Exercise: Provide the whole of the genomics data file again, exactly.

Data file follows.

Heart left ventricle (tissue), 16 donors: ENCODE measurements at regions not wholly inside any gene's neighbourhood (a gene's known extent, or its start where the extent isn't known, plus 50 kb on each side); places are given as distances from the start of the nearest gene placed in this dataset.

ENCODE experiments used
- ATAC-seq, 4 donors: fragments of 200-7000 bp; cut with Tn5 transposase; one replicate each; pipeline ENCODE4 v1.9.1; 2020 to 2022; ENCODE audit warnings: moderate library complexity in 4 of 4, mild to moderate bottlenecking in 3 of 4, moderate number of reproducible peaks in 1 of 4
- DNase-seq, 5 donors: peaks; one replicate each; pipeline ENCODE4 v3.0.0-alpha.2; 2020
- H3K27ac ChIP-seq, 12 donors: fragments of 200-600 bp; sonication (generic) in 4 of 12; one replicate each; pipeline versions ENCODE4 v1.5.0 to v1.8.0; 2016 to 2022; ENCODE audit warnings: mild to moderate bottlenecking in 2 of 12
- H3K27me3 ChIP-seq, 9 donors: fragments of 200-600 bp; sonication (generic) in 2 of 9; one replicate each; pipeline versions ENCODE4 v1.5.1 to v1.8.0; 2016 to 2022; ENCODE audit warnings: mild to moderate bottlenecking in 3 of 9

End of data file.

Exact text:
Heart left ventricle (tissue), 16 donors: ENCODE measurements at regions not wholly inside any gene's neighbourhood (a gene's known extent, or its start where the extent isn't known, plus 50 kb on each side); places are given as distances from the start of the nearest gene placed in this dataset.

ENCODE experiments used
- ATAC-seq, 4 donors: fragments of 200-7000 bp; cut with Tn5 transposase; one replicate each; pipeline ENCODE4 v1.9.1; 2020 to 2022; ENCODE audit warnings: moderate library complexity in 4 of 4, mild to moderate bottlenecking in 3 of 4, moderate number of reproducible peaks in 1 of 4
- DNase-seq, 5 donors: peaks; one replicate each; pipeline ENCODE4 v3.0.0-alpha.2; 2020
- H3K27ac ChIP-seq, 12 donors: fragments of 200-600 bp; sonication (generic) in 4 of 12; one replicate each; pipeline versions ENCODE4 v1.5.0 to v1.8.0; 2016 to 2022; ENCODE audit warnings: mild to moderate bottlenecking in 2 of 12
- H3K27me3 ChIP-seq, 9 donors: fragments of 200-600 bp; sonication (generic) in 2 of 9; one replicate each; pipeline versions ENCODE4 v1.5.1 to v1.8.0; 2016 to 2022; ENCODE audit warnings: mild to moderate bottlenecking in 3 of 9